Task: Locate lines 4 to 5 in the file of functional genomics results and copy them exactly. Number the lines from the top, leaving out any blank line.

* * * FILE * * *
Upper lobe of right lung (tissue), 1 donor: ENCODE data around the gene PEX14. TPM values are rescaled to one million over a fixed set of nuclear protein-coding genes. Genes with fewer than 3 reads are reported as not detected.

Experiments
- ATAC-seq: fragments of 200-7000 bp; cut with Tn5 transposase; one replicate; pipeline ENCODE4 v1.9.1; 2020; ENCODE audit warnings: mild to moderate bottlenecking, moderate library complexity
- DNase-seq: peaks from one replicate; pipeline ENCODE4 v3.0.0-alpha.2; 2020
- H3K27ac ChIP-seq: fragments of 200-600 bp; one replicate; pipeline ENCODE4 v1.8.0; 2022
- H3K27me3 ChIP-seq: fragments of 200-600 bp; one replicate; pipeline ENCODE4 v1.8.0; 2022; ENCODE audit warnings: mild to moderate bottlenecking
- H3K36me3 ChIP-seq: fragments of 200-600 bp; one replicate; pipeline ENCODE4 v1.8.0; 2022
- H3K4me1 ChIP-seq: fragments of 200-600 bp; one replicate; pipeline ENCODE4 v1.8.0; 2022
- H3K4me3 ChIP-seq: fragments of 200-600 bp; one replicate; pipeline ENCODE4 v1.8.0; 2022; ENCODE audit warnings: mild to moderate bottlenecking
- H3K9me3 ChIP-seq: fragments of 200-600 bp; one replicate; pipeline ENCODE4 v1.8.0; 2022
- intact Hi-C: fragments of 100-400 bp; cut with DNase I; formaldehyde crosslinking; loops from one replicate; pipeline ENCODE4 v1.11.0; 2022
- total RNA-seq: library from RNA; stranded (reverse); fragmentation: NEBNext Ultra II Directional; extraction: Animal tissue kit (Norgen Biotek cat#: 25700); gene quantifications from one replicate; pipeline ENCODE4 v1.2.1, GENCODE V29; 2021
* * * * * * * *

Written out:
- DNase-seq: peaks from one replicate; pipeline ENCODE4 v3.0.0-alpha.2; 2020
- H3K27ac ChIP-seq: fragments of 200-600 bp; one replicate; pipeline ENCODE4 v1.8.0; 2022